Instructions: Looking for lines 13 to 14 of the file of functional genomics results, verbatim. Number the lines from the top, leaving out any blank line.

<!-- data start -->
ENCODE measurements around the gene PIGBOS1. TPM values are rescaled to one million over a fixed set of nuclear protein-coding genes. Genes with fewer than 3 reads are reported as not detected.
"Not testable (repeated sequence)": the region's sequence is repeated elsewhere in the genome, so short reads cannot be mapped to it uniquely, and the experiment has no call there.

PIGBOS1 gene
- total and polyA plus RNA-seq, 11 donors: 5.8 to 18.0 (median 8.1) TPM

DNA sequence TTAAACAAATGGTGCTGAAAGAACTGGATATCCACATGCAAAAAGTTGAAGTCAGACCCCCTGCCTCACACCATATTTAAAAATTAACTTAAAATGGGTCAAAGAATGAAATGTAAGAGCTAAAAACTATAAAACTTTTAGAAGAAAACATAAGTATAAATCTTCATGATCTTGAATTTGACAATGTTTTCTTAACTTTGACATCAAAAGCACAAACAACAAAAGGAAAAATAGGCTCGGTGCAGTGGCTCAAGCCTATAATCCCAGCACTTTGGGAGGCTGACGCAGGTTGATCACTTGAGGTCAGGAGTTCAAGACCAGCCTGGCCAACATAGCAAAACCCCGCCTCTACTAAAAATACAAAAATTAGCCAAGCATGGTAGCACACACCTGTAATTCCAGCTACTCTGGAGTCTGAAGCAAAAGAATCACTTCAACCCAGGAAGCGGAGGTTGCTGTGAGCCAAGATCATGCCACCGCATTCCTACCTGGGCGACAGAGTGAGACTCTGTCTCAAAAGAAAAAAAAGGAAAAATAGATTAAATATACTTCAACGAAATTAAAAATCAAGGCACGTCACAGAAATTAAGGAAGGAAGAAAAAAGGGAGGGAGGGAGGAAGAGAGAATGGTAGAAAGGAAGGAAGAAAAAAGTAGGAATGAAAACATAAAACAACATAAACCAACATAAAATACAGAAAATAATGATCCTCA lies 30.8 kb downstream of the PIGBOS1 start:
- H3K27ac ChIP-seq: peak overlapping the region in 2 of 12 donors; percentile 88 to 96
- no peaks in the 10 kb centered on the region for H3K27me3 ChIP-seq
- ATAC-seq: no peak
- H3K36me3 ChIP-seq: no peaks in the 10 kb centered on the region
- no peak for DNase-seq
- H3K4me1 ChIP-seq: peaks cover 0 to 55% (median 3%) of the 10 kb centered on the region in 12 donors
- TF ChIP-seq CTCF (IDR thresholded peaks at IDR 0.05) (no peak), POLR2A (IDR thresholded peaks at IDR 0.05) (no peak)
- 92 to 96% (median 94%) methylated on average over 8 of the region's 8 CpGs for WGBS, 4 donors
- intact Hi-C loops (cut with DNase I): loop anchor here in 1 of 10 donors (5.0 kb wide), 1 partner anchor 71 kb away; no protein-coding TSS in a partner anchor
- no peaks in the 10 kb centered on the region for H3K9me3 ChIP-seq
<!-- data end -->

- 92 to 96% (median 94%) methylated on average over 8 of the region's 8 CpGs for WGBS, 4 donors
- intact Hi-C loops (cut with DNase I): loop anchor here in 1 of 10 donors (5.0 kb wide), 1 partner anchor 71 kb away; no protein-coding TSS in a partner anchor